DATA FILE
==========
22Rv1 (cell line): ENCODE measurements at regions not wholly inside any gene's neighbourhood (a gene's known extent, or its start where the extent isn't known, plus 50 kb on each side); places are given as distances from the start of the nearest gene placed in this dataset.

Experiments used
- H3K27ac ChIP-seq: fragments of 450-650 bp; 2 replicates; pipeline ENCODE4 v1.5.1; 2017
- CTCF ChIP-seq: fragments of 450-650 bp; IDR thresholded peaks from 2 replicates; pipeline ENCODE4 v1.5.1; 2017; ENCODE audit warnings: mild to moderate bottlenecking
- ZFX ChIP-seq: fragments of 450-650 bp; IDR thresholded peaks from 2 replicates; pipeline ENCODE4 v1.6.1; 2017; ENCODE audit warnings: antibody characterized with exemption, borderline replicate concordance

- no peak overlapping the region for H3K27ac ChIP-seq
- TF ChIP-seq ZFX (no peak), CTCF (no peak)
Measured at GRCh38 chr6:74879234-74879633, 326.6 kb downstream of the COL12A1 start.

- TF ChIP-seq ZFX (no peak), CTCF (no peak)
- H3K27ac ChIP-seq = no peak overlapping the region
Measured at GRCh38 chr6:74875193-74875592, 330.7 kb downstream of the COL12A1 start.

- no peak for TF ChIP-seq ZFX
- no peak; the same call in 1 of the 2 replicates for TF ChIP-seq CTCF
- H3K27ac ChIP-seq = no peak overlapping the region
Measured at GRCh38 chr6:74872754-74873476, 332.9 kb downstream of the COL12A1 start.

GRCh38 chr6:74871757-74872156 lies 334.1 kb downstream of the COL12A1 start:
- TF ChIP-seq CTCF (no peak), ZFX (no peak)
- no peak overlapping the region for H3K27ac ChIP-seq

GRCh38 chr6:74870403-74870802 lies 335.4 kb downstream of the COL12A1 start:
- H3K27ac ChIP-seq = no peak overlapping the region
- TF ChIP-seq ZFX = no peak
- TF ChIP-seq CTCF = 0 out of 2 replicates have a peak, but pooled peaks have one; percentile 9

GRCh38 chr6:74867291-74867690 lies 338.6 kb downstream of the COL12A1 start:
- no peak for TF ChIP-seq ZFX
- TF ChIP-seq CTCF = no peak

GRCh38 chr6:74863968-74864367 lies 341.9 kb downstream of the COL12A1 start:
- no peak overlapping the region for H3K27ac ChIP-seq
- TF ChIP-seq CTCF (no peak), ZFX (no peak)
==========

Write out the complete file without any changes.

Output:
22Rv1 (cell line): ENCODE measurements at regions not wholly inside any gene's neighbourhood (a gene's known extent, or its start where the extent isn't known, plus 50 kb on each side); places are given as distances from the start of the nearest gene placed in this dataset.

Experiments used
- H3K27ac ChIP-seq: fragments of 450-650 bp; 2 replicates; pipeline ENCODE4 v1.5.1; 2017
- CTCF ChIP-seq: fragments of 450-650 bp; IDR thresholded peaks from 2 replicates; pipeline ENCODE4 v1.5.1; 2017; ENCODE audit warnings: mild to moderate bottlenecking
- ZFX ChIP-seq: fragments of 450-650 bp; IDR thresholded peaks from 2 replicates; pipeline ENCODE4 v1.6.1; 2017; ENCODE audit warnings: antibody characterized with exemption, borderline replicate concordance

- no peak overlapping the region for H3K27ac ChIP-seq
- TF ChIP-seq ZFX (no peak), CTCF (no peak)
Measured at GRCh38 chr6:74879234-74879633, 326.6 kb downstream of the COL12A1 start.

- TF ChIP-seq ZFX (no peak), CTCF (no peak)
- H3K27ac ChIP-seq = no peak overlapping the region
Measured at GRCh38 chr6:74875193-74875592, 330.7 kb downstream of the COL12A1 start.

- no peak for TF ChIP-seq ZFX
- no peak; the same call in 1 of the 2 replicates for TF ChIP-seq CTCF
- H3K27ac ChIP-seq = no peak overlapping the region
Measured at GRCh38 chr6:74872754-74873476, 332.9 kb downstream of the COL12A1 start.

GRCh38 chr6:74871757-74872156 lies 334.1 kb downstream of the COL12A1 start:
- TF ChIP-seq CTCF (no peak), ZFX (no peak)
- no peak overlapping the region for H3K27ac ChIP-seq

GRCh38 chr6:74870403-74870802 lies 335.4 kb downstream of the COL12A1 start:
- H3K27ac ChIP-seq = no peak overlapping the region
- TF ChIP-seq ZFX = no peak
- TF ChIP-seq CTCF = 0 out of 2 replicates have a peak, but pooled peaks have one; percentile 9

GRCh38 chr6:74867291-74867690 lies 338.6 kb downstream of the COL12A1 start:
- no peak for TF ChIP-seq ZFX
- TF ChIP-seq CTCF = no peak

GRCh38 chr6:74863968-74864367 lies 341.9 kb downstream of the COL12A1 start:
- no peak overlapping the region for H3K27ac ChIP-seq
- TF ChIP-seq CTCF (no peak), ZFX (no peak)